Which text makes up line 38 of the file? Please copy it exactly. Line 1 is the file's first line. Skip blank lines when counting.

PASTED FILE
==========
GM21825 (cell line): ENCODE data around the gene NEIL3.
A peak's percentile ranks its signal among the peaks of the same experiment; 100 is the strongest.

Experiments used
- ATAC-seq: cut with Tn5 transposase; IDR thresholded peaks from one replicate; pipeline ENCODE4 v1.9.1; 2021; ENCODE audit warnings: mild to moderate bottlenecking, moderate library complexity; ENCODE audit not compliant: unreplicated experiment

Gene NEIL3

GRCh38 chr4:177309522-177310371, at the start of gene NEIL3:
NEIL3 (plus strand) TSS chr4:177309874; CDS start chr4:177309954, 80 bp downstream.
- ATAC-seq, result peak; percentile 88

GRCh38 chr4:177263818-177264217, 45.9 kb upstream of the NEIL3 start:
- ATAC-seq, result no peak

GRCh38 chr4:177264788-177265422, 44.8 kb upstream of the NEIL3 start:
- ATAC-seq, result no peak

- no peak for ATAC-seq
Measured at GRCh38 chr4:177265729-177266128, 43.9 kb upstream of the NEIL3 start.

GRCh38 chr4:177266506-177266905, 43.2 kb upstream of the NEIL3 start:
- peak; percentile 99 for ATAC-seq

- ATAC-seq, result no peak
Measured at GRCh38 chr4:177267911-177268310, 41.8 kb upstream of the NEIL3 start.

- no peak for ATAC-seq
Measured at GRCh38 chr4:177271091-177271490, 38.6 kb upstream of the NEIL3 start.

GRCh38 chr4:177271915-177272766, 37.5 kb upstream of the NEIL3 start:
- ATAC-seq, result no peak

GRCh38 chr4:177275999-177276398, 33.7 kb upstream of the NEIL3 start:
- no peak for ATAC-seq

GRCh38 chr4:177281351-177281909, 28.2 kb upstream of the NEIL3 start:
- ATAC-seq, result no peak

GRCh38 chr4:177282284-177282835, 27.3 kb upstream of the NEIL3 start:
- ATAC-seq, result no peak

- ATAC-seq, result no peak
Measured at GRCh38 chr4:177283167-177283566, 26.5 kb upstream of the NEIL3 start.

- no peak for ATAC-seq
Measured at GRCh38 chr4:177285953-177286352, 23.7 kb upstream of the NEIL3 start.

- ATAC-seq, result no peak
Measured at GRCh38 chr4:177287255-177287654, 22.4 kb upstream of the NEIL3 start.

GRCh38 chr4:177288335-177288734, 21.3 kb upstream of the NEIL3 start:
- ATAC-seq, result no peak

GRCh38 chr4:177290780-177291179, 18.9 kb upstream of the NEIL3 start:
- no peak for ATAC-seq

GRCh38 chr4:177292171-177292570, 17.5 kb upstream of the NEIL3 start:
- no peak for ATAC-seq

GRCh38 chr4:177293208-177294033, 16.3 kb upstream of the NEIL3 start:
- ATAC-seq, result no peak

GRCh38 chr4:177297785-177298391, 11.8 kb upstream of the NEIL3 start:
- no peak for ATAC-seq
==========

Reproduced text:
- no peak for ATAC-seq